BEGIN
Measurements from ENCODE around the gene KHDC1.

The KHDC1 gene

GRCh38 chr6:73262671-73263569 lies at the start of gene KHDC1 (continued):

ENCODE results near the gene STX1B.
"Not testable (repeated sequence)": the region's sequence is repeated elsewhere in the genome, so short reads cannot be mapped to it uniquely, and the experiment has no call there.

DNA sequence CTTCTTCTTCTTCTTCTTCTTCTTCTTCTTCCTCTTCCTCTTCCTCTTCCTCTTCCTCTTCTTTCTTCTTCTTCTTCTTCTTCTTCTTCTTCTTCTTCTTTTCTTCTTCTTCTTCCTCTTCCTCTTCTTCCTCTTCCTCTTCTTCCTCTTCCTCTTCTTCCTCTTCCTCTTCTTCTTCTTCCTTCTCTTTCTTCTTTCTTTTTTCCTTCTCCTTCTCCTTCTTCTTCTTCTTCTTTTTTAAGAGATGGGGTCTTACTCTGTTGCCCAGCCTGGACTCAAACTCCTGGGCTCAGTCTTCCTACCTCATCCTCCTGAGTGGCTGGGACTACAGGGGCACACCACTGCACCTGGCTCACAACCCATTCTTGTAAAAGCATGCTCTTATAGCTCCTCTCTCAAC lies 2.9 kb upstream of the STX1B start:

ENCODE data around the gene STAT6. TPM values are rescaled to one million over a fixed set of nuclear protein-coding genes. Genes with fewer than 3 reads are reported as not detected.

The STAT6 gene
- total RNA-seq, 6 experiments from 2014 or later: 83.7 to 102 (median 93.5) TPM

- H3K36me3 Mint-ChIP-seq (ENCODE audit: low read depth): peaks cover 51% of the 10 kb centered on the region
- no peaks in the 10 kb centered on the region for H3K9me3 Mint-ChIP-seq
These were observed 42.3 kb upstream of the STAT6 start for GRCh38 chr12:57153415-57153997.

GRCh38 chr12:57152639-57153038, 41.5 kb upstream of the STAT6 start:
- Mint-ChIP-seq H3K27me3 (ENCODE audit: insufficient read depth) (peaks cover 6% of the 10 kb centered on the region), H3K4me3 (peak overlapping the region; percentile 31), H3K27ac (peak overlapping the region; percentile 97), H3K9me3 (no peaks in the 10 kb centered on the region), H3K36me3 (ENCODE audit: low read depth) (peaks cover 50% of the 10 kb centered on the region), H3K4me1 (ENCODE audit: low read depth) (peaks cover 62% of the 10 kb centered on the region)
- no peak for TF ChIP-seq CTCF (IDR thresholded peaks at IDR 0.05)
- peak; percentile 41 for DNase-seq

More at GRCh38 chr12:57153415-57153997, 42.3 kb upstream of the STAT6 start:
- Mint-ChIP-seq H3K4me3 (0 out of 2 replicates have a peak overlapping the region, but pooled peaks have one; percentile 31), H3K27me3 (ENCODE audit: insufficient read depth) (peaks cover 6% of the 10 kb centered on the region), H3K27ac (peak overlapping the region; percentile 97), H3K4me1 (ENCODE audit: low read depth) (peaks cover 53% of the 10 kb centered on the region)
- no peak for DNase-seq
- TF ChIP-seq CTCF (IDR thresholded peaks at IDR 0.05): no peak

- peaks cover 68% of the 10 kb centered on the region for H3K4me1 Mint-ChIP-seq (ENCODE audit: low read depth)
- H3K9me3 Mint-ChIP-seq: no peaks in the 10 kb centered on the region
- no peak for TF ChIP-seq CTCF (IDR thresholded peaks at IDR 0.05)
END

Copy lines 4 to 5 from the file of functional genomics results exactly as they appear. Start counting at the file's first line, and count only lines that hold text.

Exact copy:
ENCODE results near the gene STX1B.
"Not testable (repeated sequence)": the region's sequence is repeated elsewhere in the genome, so short reads cannot be mapped to it uniquely, and the experiment has no call there.